On the trail of 1.8 billion stars

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The motions of 40 000 stars across the sky over the next 400 thousand years, calculated from Gaia observations. Each trail representing the displacement of one star.

Credit: ESA/Gaia/DPAC

Dec. 3, 2020 // Spanning a period of 34 months, the ESA Gaia mission has now published the first part of its third data release (EDR3). It provides the most precise measurements of positions and motions of 1.8 billion objects across the sky. The Leibniz Institute for Astrophysics Potsdam (AIP) is strongly involved in the Gaia data reduction and is one of the official Gaia Partner Data Centres that host a mirror of the complete Gaia archive.

The Gaia space telescope measures fundamental characteristics of stars and other celestial objects at a level of precision never achieved before. This extensive sky survey provides the basic observational data to tackle an enormous range of key questions in various fields of astrophysics. The main focus lies on the study of structure and evolutionary history of our galaxy.

"Gaia catalogues will be the reference database for future generations of astrophysicists. Already now, about five scientific publications are published based on Gaia data every day. Measured by the number of publications, this is the most successful astrophysical mission ever", explains Dr Katja Weingrill, PI of the Gaia project at the AIP.

The now published early data release 3 (EDR3) is based on data collected between 25 July 2014 and 28 May 2017, a period of 34 months. As a comparison, the second data release was based on 22 months of data and the first one was based on observations collected during the first 14 months of Gaia's routine operational phase.

The 1.8 billion objects in the new Gaia catalogue mainly comprise stars in the Milky Way, but also distant galaxies and quasars, and closer objects in our solar system. The measurements from 12 additional months of observation not only increased the number of objects in the catalogue, but also made the incredible precision of the measurements possible. The accuracy of the parallaxes - and thus their distance determination - has been increased by 30 percent and the accuracy of the stars' movements across the sky has doubled compared to the last catalogue. This was possible because of the larger number of observations processed for Gaia EDR3 and the larger time difference between the first and last observation.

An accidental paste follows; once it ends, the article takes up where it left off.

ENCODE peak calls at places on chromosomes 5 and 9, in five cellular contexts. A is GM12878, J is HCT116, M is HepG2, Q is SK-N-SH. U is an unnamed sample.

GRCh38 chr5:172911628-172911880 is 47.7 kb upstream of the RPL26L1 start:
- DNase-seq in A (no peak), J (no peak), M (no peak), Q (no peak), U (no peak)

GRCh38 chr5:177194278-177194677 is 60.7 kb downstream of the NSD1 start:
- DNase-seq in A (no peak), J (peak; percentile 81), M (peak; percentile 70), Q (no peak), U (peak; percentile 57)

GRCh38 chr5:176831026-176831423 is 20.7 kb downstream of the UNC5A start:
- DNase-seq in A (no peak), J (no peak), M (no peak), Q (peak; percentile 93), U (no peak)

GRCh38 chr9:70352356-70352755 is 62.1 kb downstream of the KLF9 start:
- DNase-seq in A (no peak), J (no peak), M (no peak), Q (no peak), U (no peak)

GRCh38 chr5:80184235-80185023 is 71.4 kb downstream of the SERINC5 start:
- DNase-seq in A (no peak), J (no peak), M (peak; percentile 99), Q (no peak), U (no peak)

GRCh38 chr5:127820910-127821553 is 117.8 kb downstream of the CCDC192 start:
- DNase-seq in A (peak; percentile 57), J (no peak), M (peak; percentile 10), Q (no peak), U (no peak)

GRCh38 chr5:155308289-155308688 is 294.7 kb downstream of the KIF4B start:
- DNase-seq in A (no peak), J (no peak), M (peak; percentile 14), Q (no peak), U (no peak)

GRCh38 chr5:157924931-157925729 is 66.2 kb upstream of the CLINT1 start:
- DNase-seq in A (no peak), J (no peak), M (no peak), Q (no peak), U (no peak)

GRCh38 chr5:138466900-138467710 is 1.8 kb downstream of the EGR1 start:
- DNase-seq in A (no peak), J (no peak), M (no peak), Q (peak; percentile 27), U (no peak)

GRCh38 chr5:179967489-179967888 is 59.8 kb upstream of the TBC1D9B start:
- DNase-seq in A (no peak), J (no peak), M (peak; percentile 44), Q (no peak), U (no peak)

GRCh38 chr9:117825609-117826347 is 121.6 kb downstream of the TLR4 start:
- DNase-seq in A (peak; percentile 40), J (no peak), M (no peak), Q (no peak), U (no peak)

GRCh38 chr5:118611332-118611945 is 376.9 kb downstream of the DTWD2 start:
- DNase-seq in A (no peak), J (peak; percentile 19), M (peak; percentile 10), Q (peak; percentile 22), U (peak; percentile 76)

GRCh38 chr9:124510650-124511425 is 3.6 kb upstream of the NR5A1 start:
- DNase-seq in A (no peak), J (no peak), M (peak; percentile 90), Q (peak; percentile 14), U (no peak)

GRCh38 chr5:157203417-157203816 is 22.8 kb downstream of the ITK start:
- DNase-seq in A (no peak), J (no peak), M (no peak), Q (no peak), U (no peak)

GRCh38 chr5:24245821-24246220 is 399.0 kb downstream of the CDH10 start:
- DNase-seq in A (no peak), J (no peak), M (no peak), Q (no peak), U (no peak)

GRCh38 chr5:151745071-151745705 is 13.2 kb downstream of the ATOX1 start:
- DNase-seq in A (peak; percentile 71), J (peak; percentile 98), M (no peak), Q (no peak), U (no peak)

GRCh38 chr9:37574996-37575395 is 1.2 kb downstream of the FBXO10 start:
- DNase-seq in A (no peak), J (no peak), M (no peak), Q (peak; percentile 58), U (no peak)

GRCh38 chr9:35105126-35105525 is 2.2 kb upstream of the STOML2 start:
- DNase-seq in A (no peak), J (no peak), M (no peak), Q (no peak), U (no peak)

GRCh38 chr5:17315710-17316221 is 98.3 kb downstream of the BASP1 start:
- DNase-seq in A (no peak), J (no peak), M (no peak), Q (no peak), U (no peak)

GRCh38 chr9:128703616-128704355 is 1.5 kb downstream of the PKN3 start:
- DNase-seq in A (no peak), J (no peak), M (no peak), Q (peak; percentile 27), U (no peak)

In order to process the overwhelming amount of data that Gaia produces, a consortium of more than 500 scientists and software developers, the Data Processing and Analysis Consortium (DPAC) was formed. Scientists at the AIP contribute to the DPAC with three parts: the background correction for Gaias spectral instrument, a software pipeline reducing additional data from dense areas on the sky, and the scientific exploitation of the Gaia data by providing the public Gaia archive.

Alongside with the catalogue, the scientists from DPAC released a set of four science verification papers that demonstrate the quality of the new Gaia catalogue. One of them was written with a contribution from the AIP Gaia Team and analyses the Magellanic Clouds, the two galaxies that orbit the Milky Way. Gaia EDR3 data enables it to clearly separate the stellar population of the large Magellanic Cloud into different age classes for the first time - from 50 million year young stars to several billion years old ones. It could be shown that the younger stars move faster around the centre of the Large Magellanic Cloud than the older ones. A movement of mostly young stars in the bridge between the two clouds towards the Large Magellanic Cloud could be verified for the first time.

As for previous releases, the Gaia data is made available through the Gaia Partner Data Centres, one of which is the AIP. The AIP Gaia Archive provides most convenient ways for scientists and other interested parties to work with the precious data. Dr Harry Enke, responsible for the AIP data archive, explains: “The user-friendly interface on the webpage gaia.aip.de allows researchers from all over the world to access, filter and process the data they need in a very flexible way. It offers services like SQL query submission, cone search facilities, a private database space for users, and Virtual Observatory based access via scripting as well as additional catalogues and cross-match tables.”

The key areas of research at the Leibniz Institute for Astrophysics Potsdam (AIP) are cosmic magnetic fields and extragalactic astrophysics. A considerable part of the institute's efforts aims at the development of research technology in the fields of spectroscopy, robotic telescopes, and E-science. The AIP is the successor of the Berlin Observatory founded in 1700 and of the Astrophysical Observatory of Potsdam founded in 1874. The latter was the world's first observatory to emphasize explicitly the research area of astrophysics. The AIP has been a member of the Leibniz Association since 1992.
Last update: 22. February 2021